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Original publication found on Hivos East Africa

Civil society efforts in OGP are winning

The growing need for governments to foster transparent and accountability has been apparent in current times.

Ideals of populism have been on the rise with trust in governments slowly waning due to corruption and lack of openness in the use of public funds.

We have observed how cultures of secrecy are loopholes of compromising integrity and sometimes denying citizens crucial social services such as quality healthcare, education and road networks.

Shifting a culture of secrecy to openness

Movements demanding for open governance and reforms are growing. Civil society actors and activists are calling for open data that can allow citizens to have a voice in governance particularly in monitoring of government projects and calling for action where there are delays, lack of transparency and corruption.

The Open Government Partnership (OGP) is proving that if governments are open they can create meaningful impact through efficiency and reliability in oversight of public resources. With a membership of 76 countries and 20 local governments, OGP has become a rising multilateral initiative that is partnering governments with civil society and citizens in harnessing new technologies to strengthen good governance practices.

From Kenya’s Elgeyo Marakwet County to the Philippines’ South Cotabato province, open government practices have shown that when citizens are involved in designing policies and expenditures on essential social services such as roads this strengthens transparency and contributes to efforts in ending corruption.

Hivos East Africa’s journey

Hivos East Africa contribution to OGP through the civil society engagement ties with its belief in establishing just and fair societies. This is a future where governments are open and accountable in their practices in an ideal democratic society.

Through its open up contracting program, Hivos East Africa has enriched debates in the open governance space by partnering with various civil society actors in lobby and advocacy.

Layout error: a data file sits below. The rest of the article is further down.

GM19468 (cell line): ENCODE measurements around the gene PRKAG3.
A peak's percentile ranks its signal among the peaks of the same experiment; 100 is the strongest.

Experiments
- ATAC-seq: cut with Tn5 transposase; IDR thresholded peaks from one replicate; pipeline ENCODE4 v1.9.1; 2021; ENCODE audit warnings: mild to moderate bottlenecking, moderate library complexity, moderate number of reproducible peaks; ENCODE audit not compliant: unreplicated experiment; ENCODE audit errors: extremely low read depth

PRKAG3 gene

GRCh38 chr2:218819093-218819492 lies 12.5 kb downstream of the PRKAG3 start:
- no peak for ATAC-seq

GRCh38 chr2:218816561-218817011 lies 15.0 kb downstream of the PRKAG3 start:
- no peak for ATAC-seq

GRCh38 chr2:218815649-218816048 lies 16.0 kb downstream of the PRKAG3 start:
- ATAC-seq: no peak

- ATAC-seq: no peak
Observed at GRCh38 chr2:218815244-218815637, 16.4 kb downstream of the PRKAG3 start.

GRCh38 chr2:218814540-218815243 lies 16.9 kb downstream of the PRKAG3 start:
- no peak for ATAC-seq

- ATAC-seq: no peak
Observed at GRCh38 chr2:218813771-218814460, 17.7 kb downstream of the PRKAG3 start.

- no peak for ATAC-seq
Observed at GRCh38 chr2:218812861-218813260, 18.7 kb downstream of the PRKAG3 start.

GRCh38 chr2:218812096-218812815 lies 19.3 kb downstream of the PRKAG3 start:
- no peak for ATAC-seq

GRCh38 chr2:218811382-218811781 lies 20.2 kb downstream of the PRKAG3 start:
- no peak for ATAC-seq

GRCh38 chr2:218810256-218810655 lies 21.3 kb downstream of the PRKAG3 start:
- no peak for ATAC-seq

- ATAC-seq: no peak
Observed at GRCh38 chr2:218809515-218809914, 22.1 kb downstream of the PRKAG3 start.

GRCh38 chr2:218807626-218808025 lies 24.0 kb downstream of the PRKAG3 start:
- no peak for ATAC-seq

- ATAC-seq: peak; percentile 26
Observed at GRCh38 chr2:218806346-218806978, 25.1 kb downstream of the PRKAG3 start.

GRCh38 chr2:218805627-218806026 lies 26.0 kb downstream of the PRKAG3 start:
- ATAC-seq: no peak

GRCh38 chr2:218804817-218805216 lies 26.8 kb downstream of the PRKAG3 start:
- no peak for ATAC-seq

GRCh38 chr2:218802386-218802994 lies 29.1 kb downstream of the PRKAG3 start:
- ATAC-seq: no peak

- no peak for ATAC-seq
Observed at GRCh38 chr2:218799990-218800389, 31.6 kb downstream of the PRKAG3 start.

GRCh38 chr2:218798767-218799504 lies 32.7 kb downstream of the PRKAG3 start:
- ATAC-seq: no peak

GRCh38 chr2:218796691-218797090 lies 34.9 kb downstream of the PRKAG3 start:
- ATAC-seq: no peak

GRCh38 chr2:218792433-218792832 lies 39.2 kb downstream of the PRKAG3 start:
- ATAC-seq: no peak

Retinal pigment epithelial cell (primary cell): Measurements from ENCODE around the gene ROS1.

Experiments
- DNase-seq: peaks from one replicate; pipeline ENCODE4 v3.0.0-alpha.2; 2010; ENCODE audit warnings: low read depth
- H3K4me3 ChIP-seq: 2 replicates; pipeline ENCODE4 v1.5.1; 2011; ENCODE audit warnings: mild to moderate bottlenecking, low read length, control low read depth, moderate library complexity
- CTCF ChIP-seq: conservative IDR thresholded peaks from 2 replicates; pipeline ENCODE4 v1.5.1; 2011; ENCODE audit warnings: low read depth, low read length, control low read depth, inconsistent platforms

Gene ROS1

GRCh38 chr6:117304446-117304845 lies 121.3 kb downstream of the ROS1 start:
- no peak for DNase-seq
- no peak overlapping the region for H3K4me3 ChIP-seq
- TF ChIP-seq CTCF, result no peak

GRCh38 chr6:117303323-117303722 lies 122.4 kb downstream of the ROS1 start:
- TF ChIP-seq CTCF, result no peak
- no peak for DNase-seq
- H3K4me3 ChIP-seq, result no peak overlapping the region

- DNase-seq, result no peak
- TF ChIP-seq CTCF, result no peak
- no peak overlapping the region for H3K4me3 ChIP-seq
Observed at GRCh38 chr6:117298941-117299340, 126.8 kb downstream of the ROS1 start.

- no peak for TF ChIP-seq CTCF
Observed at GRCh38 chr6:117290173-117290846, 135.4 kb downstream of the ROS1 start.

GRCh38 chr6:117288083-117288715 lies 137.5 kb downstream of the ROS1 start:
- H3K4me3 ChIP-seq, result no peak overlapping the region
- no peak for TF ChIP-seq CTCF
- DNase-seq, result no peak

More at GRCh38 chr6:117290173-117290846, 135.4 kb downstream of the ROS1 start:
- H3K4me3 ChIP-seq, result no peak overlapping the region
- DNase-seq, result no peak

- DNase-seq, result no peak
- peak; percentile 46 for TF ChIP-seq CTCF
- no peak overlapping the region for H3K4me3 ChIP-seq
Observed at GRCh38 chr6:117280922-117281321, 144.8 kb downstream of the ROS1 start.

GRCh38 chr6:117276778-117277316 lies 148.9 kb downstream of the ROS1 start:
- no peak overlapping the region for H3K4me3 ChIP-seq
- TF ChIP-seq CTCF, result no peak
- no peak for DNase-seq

In Makueni County, Hivos East Africa partnered with the sub national government to set up the first open contracting portal adopted by a devolved government unit in Kenya. Launched in 2019, the portal provides user- friendly and real time data procurement data expected to fast-track clean procurement that will save time, money and increase efficiency.

Engagement with champions from government, civil society and media

High-level advocacy forums such as the Commission on the Status of Women (CSW) for the promotion of gender equality and empowerment of women offer great avenues to accelerate discussions on gender responsive procurement. At the 62nd CSW in March 12-13 2018, Hivos East Africa was able to lobby civil society organisations from Africa to adopt a position on transparent affirmative action and inclusivity of women in the public procurement in the main policy paper that would be later tabled at the main forum in New York. This intervention was informed by its research on Access to Government Procurement Opportunities (AGPO) that unveiled women owned and led enterprises are still locked out in doing business with government through public procurement.

The establishment of the Local Open Contracting Initiative (LOCI) at the OGP Summit in Ottawa, Canada was a new resolve that by implementing open government reforms such as open contracting at the local level; more tangible results and impact would be felt directly by citizens. By championing LOCI in East Africa, Hivos East Africa was able to spearhead the first meeting in November 26, 2019 linking local governments champions with civil society actors drawn from Kenya, Zimbabwe, Malawi, Uganda, Tanzania, Ghana and Nigeria. The forum was a breeding ground of sharing ideas and experiences of reforms necessary at the policy level to co-create and implement ambitious open contracting initiatives.

In Kenya, engagements with the Office of the Deputy President through the OGP Action Plan to strengthen its commitments have been fruitful. For instance the country’s willingness to adopt principles from the open contracting approach in reforming its public procurement at the National Treasury was a significant step in efforts to stem corruption and uphold transparency in the management of public resources.

Lastly, the media is also emerging as a champion in pushing for openness in the publishing of real time open contracting data and releasing informed and objective news to the public touching on public procurement. Hivos East Africa’s partnership with the Nation Media Group and the Sinar Project established an Open Contracting news portal that will provide the public with open data on public procurement.

Open government efforts are proving a win in the fight against corruption and opening the governance process to also include vital voices such as citizens and civil society.